Philadelphia school board approves grant to teach anti-racism in elementary schools

Exterior of the School District of Philadelphia building.
An initiative backed with $84,000 in foundation funding will support anti-racist literacy instruction and teaching about structural bias at three Philadelphia elementary schools. (Emma Lee / WHYY)

The Philadelphia school district will partner with a nonprofit organization to coach teachers in three elementary schools on avoiding racism in their teaching, thanks to an $84,000 initiative the school board approved Thursday.

The money for the Children’s Literacy Initiative will fund an early learning specialist who will coach teachers on techniques including anti-racist early literacy instruction, understanding structural bias, and designing lesson plans that foster diversity, equity, and inclusion, the district said.

The contract provides “embedded coaching” at Mary McLeod Bethune, Dr. Tanner G. Duckrey, and William Cramp schools, and runs through June 30 of next year. School board members approved the contract without comment. 

The initiative dovetails with state standards released by the Pennsylvania Department of Education this week that are designed to have teachers address institutional racism and their own biases, and to counter racist practices in schools, the radio station WHYY reported.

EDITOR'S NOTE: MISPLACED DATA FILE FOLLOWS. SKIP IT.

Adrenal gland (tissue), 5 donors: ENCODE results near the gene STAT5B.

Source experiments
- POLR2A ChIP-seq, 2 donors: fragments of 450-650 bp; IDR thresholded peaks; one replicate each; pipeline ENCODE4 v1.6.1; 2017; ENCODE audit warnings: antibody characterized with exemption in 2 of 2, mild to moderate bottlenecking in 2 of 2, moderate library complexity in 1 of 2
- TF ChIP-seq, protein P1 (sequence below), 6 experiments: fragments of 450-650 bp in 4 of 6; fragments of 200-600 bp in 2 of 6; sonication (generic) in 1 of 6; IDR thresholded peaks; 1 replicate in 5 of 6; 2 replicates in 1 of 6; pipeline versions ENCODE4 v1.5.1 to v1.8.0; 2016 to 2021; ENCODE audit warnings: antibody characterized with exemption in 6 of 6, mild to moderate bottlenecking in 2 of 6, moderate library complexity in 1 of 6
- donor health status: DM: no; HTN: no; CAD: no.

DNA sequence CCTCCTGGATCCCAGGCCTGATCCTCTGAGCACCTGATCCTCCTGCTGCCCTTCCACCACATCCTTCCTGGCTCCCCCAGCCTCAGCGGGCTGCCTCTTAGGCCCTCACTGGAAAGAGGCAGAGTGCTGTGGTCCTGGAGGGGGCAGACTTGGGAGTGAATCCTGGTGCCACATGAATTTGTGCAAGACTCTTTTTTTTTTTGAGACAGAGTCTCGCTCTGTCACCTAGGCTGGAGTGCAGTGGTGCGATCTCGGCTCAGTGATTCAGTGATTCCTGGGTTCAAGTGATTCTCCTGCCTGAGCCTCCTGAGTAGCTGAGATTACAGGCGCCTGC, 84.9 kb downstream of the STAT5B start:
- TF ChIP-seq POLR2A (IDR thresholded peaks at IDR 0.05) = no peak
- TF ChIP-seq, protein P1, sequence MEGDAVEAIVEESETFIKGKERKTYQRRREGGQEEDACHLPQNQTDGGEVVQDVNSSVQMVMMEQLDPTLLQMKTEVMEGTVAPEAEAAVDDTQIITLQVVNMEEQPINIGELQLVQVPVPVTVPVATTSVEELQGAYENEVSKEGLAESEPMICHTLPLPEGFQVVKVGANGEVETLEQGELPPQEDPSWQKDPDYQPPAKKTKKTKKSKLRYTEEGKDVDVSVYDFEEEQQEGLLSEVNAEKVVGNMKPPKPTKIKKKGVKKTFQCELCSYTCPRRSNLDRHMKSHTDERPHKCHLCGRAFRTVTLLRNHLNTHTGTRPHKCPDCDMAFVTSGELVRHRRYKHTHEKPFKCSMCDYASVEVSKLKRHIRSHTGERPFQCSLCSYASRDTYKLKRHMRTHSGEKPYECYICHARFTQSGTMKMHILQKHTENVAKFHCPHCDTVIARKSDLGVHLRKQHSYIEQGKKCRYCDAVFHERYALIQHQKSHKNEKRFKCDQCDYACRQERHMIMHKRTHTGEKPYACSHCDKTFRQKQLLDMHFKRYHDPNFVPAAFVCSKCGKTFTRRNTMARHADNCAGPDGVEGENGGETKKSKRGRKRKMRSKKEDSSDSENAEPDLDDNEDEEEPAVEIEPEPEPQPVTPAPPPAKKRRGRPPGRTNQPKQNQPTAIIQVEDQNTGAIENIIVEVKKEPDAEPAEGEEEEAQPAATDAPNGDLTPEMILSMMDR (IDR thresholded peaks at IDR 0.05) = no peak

The Children’s Literacy Initiative is a Philadelphia-based nonprofit that works with schools around the country to improve literacy rates for early learners in economically disadvantaged schools. 

“Teachers will receive side-by-side, job-embedded coaching to ensure quality and successful implementation, and children may see this reflected in the instruction,” a district spokeswoman said in an email to Chalkbeat. 

The coach will work directly with teachers in kindergarten through second grade, as well as administrators, making weekly visits to each school, she said.

The program also calls for “teacher professional learning communities,” which are group sessions that focus on literacy objectives and differentiating instruction to meet children’s diverse needs. It also features “school based leadership team meetings” that aim to build principals’ and school leaders’ familiarity with the initiative and ensure they can review progress.

The program will allow teachers to customize lesson plans to class demographics, and will give school leaders the skills to ensure classroom materials are “culturally responsive,” the district said.

While initially limited to three schools, the program may be expanded to others as the district evaluates its success, the spokeswoman said.

The Hamilton Community Foundation and the Neubauer Family Foundation provided funding for the project, according to the district’s description of the initiative.

Correction: An earlier version incorrectly identified the organization receiving the grant. It is the Children’s Literacy Initiative.

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